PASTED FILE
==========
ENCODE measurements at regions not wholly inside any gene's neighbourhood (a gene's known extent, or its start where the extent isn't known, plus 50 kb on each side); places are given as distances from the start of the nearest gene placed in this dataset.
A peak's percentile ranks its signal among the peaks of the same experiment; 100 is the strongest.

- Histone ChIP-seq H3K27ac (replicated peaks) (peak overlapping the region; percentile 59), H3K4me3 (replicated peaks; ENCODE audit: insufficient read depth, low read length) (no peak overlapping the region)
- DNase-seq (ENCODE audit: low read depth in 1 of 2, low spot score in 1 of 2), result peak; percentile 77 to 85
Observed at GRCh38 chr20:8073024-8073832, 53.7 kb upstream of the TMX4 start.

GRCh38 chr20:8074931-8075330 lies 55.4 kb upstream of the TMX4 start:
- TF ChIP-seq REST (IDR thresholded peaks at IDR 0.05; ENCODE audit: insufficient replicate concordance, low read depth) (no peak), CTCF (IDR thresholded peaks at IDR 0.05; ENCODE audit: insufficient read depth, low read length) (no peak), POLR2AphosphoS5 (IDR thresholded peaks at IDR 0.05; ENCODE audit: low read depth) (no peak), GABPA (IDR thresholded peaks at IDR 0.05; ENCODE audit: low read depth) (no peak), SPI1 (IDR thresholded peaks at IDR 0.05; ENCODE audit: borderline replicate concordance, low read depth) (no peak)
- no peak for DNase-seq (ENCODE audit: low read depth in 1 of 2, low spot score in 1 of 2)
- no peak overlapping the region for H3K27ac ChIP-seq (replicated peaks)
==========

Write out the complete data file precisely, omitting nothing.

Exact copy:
ENCODE measurements at regions not wholly inside any gene's neighbourhood (a gene's known extent, or its start where the extent isn't known, plus 50 kb on each side); places are given as distances from the start of the nearest gene placed in this dataset.
A peak's percentile ranks its signal among the peaks of the same experiment; 100 is the strongest.

- Histone ChIP-seq H3K27ac (replicated peaks) (peak overlapping the region; percentile 59), H3K4me3 (replicated peaks; ENCODE audit: insufficient read depth, low read length) (no peak overlapping the region)
- DNase-seq (ENCODE audit: low read depth in 1 of 2, low spot score in 1 of 2), result peak; percentile 77 to 85
Observed at GRCh38 chr20:8073024-8073832, 53.7 kb upstream of the TMX4 start.

GRCh38 chr20:8074931-8075330 lies 55.4 kb upstream of the TMX4 start:
- TF ChIP-seq REST (IDR thresholded peaks at IDR 0.05; ENCODE audit: insufficient replicate concordance, low read depth) (no peak), CTCF (IDR thresholded peaks at IDR 0.05; ENCODE audit: insufficient read depth, low read length) (no peak), POLR2AphosphoS5 (IDR thresholded peaks at IDR 0.05; ENCODE audit: low read depth) (no peak), GABPA (IDR thresholded peaks at IDR 0.05; ENCODE audit: low read depth) (no peak), SPI1 (IDR thresholded peaks at IDR 0.05; ENCODE audit: borderline replicate concordance, low read depth) (no peak)
- no peak for DNase-seq (ENCODE audit: low read depth in 1 of 2, low spot score in 1 of 2)
- no peak overlapping the region for H3K27ac ChIP-seq (replicated peaks)